Economists also have other theories. Stiglitz (2019) considers “induced innovation” over time in terms of trade-offs between increases in energy and labor productivity responding to shifts in the cost of carbon. Like most of the literature, the discussion is largely theoretical. Stiglitz conveniently ignores the fact that labor and energy productivity levels have increased at close to equal rates for centuries (Semieniuk et. al., 2021). He also examines the welfare impacts of carbon taxes and subsidies, treating them as macroeconomically crucial. The discussion above shows how they are in fact insignificant in the relevant range of magnitude.
As of this writing, the Biden infrastructure and energy plan appears to be in a state of flux. Carbon prices are not central, although stable, relatively high levels could support rates of energy productivity growth in line with labor productivity (the historical pattern). Along with supporting EVs, tighter regulation along with subsidies and new investment in the vicinity of the $200 billion per year are likely to figure. The practical task will be to make sure that these interventions produce tangible results. These are largely issues about specific technologies, not carbon pricing.
Even more fundamental, in the USA the government since WWII has pursued a policy of keeping energy prices low, which is one of the main long-term determinants of the urban sprawl and other characteristics of spatial-social organization now. Carbon pricing is part of this policy outcome, but may be more a symptom of deeper socioeconomic forces than a cause. Harberger triangles and Baker-Schultz carbon dividends just scratch the surface.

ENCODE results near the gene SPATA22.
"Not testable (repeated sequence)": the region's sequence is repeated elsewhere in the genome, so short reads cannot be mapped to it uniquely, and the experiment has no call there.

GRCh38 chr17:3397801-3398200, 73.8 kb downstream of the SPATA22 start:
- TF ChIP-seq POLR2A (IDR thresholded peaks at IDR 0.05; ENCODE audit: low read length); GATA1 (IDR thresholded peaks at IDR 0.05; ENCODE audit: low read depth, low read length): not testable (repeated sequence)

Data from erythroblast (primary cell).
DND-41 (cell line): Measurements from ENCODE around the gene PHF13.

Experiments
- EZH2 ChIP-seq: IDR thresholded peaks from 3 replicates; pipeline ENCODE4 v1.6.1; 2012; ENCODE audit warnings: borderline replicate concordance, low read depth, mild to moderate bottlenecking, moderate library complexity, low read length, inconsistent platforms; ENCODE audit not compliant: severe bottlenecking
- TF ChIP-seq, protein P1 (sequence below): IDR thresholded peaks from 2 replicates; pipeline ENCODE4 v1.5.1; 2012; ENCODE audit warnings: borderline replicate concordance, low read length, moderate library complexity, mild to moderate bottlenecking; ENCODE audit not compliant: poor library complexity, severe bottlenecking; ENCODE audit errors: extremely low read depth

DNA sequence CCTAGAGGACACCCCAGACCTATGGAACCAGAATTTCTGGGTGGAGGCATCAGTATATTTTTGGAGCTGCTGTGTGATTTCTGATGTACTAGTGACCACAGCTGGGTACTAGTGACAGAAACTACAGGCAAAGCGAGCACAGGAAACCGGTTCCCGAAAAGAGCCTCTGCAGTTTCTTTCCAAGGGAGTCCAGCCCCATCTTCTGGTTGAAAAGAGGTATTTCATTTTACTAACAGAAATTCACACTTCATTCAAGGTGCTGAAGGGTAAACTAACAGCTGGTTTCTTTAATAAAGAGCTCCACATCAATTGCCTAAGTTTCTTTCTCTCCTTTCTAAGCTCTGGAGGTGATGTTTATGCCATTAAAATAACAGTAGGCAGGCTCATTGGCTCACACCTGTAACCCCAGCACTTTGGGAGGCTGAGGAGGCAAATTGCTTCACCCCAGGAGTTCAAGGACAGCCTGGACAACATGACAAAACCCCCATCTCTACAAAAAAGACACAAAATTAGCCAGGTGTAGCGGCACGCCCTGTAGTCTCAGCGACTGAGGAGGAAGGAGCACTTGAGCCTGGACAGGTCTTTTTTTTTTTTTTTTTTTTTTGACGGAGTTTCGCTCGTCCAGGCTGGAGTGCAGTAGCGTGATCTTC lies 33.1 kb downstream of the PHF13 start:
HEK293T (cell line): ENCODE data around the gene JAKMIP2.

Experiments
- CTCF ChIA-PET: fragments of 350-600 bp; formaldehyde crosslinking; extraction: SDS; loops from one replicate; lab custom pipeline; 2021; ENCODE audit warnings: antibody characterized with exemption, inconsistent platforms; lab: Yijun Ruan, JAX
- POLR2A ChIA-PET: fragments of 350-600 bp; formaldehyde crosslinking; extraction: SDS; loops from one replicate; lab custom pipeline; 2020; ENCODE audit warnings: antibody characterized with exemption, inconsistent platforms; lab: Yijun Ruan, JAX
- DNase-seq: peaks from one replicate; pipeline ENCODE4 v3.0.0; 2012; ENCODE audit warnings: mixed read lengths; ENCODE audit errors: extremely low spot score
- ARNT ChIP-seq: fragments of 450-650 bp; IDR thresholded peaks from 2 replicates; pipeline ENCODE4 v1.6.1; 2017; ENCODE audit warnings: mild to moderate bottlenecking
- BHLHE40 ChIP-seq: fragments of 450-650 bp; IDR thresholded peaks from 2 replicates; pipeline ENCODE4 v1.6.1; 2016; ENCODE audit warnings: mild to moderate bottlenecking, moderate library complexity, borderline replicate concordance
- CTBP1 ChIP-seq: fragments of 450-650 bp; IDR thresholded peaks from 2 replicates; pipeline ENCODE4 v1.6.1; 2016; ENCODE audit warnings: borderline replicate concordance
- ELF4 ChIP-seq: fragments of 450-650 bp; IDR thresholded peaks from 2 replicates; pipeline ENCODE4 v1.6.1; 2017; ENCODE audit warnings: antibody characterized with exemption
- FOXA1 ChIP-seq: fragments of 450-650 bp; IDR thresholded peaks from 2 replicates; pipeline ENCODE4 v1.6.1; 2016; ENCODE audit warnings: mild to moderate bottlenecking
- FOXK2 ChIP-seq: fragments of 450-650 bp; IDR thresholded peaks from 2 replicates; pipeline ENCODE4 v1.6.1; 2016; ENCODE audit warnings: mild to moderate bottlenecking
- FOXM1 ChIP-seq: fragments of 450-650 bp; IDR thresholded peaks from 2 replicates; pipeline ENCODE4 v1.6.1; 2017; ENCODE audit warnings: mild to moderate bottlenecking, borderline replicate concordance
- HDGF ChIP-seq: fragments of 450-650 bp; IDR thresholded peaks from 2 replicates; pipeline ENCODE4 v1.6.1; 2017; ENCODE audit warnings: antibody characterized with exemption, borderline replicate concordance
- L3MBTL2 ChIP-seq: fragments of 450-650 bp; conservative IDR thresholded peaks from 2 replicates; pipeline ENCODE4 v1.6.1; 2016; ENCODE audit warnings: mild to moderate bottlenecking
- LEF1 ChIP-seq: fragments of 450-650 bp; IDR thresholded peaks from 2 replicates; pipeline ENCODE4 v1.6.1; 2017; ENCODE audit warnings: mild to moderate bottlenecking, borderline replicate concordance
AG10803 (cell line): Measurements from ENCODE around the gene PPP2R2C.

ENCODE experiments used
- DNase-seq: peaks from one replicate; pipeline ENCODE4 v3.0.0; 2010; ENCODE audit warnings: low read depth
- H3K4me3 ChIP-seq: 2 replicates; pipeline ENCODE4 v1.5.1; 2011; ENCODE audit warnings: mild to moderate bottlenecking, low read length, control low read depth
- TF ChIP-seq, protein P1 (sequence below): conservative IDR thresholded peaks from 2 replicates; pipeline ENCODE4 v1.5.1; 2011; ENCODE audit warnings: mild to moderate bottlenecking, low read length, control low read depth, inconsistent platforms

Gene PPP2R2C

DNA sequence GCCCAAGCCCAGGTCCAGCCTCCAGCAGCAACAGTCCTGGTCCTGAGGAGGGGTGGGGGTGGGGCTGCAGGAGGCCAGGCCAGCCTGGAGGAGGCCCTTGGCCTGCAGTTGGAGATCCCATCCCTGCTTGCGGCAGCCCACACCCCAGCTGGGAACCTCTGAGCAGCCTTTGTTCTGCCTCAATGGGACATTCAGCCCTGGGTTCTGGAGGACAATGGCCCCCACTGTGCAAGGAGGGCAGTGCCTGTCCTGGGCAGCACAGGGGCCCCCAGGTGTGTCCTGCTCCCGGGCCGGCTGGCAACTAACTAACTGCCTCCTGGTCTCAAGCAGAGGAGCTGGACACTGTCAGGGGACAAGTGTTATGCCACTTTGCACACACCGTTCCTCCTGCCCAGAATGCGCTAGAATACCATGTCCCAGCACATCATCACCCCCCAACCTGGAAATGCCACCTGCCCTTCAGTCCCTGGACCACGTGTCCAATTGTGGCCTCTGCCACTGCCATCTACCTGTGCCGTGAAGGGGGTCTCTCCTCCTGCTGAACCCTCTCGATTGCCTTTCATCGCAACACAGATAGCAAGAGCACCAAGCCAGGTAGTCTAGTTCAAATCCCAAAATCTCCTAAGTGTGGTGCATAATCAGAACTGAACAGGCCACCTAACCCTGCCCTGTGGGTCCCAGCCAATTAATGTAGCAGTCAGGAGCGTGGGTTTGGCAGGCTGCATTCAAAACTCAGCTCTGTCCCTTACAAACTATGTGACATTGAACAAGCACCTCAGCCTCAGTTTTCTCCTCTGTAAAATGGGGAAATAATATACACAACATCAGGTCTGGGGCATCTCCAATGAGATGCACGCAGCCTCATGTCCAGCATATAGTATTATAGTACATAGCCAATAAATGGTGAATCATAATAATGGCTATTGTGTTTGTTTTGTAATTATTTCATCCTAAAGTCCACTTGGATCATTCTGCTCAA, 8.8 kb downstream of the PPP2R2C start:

Climate Leadership Council (2019) “The Four Pillars of Our Carbon Dividends Plan,” https://clcouncil.org/our-plan…
Grubb, Michael, with Jean-Charles Hourlade and Kersten Neuhoff (2014) Planetary Economics, New York: Reuters.
Harberger, Arnold C.(1954) “Monopoly and Resource Allocation,” American Economic Review, 44:2: 77-87.
Harberger, Arnold C. (1971) “Three basic postulates for applied welfare analysis,” Journal of Economic Literature, 9: 785-797.
Jaffe, Robert L., and Washington Taylor, The Physics of Energy, New York: Cambridge University Press.
Janeway, William (2021) “Lessons from the First New Deal for the Next One,” https://www.ineteconomics.org/…
Semieniuk, Gregor, Lance Taylor, Armon Rezai, and Duncan Foley (2021) “Plausible energy demand patterns in a growing global economy with climate policy,” Nature Climate Change, 11: 313–318.
Stiglitz, Joseph E. (2019) “Addressing climate change through price and non-price interventions,” European Economic Review, 119: 594-612.
Tobin, James (1977) “How Dead is Keynes?” Economic Inquiry, 15: 459-468.
 A metric “tonne” weighs 2205 pounds. To get to tonnes of CO2 emission as usually discussed by politicians and public, multiply the number for pure carbon by 3.67 or eleven thirds.
 The implied generation efficiency of 34% is close to thermodynamic limits.
 Share buybacks of a trillion per year could be included but are basically portfolio shifts between households and business and do not fit into standard national accounting.
 A useful rule of thumb is that a macro perturbation of less than one percent of GDP is irrelevant for practical purposes.
Support from the Institute for New Economic Thinking and comments from Thomas Ferguson, Nelson Barbosa, and Duncan Foley are gratefully acknowledged.